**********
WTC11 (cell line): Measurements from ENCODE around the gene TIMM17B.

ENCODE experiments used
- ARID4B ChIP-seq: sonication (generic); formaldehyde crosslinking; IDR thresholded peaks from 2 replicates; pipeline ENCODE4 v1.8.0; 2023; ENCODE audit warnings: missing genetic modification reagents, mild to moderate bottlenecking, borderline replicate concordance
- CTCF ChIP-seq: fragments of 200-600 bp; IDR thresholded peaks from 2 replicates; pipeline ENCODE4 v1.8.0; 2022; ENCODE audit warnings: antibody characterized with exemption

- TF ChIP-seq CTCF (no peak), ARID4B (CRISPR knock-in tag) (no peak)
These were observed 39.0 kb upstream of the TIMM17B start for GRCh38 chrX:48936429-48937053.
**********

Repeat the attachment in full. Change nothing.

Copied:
WTC11 (cell line): Measurements from ENCODE around the gene TIMM17B.

ENCODE experiments used
- ARID4B ChIP-seq: sonication (generic); formaldehyde crosslinking; IDR thresholded peaks from 2 replicates; pipeline ENCODE4 v1.8.0; 2023; ENCODE audit warnings: missing genetic modification reagents, mild to moderate bottlenecking, borderline replicate concordance
- CTCF ChIP-seq: fragments of 200-600 bp; IDR thresholded peaks from 2 replicates; pipeline ENCODE4 v1.8.0; 2022; ENCODE audit warnings: antibody characterized with exemption

- TF ChIP-seq CTCF (no peak), ARID4B (CRISPR knock-in tag) (no peak)
These were observed 39.0 kb upstream of the TIMM17B start for GRCh38 chrX:48936429-48937053.